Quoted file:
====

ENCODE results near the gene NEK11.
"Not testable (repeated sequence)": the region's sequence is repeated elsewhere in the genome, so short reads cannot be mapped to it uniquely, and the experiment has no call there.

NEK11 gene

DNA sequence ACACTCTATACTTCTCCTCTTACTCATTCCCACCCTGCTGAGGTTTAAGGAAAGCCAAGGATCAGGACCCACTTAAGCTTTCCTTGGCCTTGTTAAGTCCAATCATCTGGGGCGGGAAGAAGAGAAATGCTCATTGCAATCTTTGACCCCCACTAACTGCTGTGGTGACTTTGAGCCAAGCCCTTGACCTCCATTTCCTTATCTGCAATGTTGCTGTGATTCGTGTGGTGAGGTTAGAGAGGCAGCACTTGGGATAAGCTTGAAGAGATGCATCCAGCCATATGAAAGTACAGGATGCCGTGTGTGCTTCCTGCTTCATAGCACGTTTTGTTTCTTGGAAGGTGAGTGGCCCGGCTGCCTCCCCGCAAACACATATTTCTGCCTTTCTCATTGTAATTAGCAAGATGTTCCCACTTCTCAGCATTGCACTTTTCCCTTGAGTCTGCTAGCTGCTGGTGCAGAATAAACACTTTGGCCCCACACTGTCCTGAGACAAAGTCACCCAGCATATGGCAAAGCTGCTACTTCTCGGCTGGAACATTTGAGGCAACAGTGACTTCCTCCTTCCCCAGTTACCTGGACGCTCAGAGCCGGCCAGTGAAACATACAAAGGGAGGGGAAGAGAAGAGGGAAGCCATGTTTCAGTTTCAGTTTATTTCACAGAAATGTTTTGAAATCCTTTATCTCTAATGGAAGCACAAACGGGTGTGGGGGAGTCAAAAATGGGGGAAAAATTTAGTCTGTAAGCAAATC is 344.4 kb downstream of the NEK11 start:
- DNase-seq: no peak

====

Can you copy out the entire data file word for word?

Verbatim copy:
ENCODE results near the gene NEK11.
"Not testable (repeated sequence)": the region's sequence is repeated elsewhere in the genome, so short reads cannot be mapped to it uniquely, and the experiment has no call there.

NEK11 gene

DNA sequence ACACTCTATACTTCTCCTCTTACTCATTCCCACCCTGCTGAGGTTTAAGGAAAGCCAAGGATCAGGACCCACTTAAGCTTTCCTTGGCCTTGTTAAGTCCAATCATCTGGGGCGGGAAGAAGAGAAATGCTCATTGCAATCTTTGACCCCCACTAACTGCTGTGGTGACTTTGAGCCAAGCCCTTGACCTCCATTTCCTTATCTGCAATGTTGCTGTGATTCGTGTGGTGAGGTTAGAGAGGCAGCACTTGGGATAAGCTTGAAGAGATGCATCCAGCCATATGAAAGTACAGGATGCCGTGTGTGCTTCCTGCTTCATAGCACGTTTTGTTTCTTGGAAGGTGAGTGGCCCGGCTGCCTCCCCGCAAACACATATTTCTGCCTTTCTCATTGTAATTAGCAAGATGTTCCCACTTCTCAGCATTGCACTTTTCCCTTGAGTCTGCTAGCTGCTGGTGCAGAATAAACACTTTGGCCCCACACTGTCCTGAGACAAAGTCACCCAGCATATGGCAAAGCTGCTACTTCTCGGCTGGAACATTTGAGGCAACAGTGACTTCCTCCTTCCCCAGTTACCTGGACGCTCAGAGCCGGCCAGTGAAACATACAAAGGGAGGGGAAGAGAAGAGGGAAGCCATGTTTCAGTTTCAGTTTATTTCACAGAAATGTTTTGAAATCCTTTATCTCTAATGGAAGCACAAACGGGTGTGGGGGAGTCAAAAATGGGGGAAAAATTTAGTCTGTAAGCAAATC is 344.4 kb downstream of the NEK11 start:
- DNase-seq: no peak